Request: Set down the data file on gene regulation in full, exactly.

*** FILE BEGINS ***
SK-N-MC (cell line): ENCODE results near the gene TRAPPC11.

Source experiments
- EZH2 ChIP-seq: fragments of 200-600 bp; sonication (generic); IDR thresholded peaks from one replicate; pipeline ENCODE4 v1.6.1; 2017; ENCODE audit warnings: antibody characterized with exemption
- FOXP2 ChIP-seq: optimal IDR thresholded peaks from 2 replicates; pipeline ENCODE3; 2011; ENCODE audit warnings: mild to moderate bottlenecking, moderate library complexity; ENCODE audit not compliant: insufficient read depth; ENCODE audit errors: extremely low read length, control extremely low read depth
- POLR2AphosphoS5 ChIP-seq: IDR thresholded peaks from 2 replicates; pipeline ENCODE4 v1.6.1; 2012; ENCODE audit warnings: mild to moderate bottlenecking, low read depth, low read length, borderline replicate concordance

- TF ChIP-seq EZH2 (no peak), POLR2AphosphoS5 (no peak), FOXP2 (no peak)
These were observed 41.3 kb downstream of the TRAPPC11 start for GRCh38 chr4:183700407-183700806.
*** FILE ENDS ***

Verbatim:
SK-N-MC (cell line): ENCODE results near the gene TRAPPC11.

Source experiments
- EZH2 ChIP-seq: fragments of 200-600 bp; sonication (generic); IDR thresholded peaks from one replicate; pipeline ENCODE4 v1.6.1; 2017; ENCODE audit warnings: antibody characterized with exemption
- FOXP2 ChIP-seq: optimal IDR thresholded peaks from 2 replicates; pipeline ENCODE3; 2011; ENCODE audit warnings: mild to moderate bottlenecking, moderate library complexity; ENCODE audit not compliant: insufficient read depth; ENCODE audit errors: extremely low read length, control extremely low read depth
- POLR2AphosphoS5 ChIP-seq: IDR thresholded peaks from 2 replicates; pipeline ENCODE4 v1.6.1; 2012; ENCODE audit warnings: mild to moderate bottlenecking, low read depth, low read length, borderline replicate concordance

- TF ChIP-seq EZH2 (no peak), POLR2AphosphoS5 (no peak), FOXP2 (no peak)
These were observed 41.3 kb downstream of the TRAPPC11 start for GRCh38 chr4:183700407-183700806.